I’ve seen first hand the cold cell of the unjustly accused – spending time in a rural county jail thanks to a paperwork error at the DMV which was compounded by not having access to the proper resources, such as web connectivity, a regular vehicle and a phone, which are necessary to move ahead in the current culture. It was here that I met a man who’d had a vision of la Santa Muerte during a methamphetamine overdose, and was able to share with my cell mates their experiences on the front lines of the drug war.
Beneath the harsh fluorescent glow of the cell’s lights Our Lady of the Shadows became very real for me and my heart opened to the hopelessness that so many face in a world in which those who are given the responsibility to help use their position instead as a means to their own unlawful gain, unquestioned obedience or perverse personal pleasure.
As I’ve written in other places, you have no idea what Santa Muerte means to her devotees until you’ve faced the prolonged desperation of poverty, the callous indifference of those who have internalized the bureaucratic system and the reality of being in a jail cell with no knowledge of how or when you’ll be released. It is here that the comfort of her silent eyes becomes a soft reminder than all are equal as the sands of the hourglass slip away – judge, jury, jailer and executioner will all, along with those jailed, face the cut of her scythe.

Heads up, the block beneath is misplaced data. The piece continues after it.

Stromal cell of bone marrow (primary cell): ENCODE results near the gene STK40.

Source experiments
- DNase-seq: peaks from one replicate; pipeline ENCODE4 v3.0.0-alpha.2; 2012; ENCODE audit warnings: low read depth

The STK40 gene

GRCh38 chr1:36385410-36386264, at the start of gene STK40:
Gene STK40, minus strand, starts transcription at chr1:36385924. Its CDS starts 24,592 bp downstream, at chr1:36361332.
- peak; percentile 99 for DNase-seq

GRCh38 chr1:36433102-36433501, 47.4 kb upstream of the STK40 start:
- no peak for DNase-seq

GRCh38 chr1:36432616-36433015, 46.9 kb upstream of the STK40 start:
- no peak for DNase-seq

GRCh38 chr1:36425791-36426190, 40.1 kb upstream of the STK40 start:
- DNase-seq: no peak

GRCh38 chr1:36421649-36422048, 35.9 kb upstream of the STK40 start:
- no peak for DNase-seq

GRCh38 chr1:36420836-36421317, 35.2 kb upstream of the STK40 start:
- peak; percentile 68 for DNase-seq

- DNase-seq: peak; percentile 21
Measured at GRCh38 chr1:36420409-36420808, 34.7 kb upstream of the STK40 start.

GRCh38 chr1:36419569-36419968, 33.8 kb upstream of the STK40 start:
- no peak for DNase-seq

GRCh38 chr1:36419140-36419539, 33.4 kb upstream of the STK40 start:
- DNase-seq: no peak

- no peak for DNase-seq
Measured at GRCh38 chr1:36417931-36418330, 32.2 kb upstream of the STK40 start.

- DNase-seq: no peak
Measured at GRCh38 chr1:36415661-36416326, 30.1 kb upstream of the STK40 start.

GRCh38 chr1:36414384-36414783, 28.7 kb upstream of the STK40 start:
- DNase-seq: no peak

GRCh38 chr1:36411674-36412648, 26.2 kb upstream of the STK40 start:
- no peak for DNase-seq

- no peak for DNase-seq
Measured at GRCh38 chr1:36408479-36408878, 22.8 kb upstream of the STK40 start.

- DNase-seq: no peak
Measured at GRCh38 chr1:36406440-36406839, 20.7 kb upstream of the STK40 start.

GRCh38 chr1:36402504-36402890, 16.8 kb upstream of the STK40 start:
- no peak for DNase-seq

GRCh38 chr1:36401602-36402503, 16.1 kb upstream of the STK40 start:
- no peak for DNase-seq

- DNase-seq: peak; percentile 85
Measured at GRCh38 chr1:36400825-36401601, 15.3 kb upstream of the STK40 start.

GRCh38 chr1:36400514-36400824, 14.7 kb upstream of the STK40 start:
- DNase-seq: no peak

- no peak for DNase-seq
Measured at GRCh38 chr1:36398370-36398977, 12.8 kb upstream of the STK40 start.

Devotion to Saint Death is a very personal undertaking and Dr. Chesnut and I are inexpressibly grateful to all of those who have opened their lives up to us as we continue our exploration into the growth and development of this complex and intriguing tradition. We’ve been humbled, challenged, provoked and enlivened by our research in ways that I doubt many other scholars have experienced, or can imagine experiencing, and we are thankful for this opportunity to share with the global community an icon of faith which brings to light so many different facets of the contemporary world.
Viva la Santa Muerte! Nuestra Dama de la Justicia has stepped out from behind the veil, the Empress of the New World is here. May her scythe slice through all barriers – may her silent eyes guide us to see peace – and may the hourglass run long for those who seek a better world for all of us to live in. Step lightly friends, Saint Death is sweet to her devotees, but those who would try her patience will quickly find that her beauty is as sharp as her blade.
May 8, 2016
*If you are in the New York area on May 30th you have a chance to join Dr. Chesnut at Morbid Anatomy when he returns to present an illustrated lecture, Come to Me, or Else – Santa Muerte the Love Sorceress, which will detail one of her more popular and surprising roles as la Patrona del Amor (Click Here for tickets and more information.)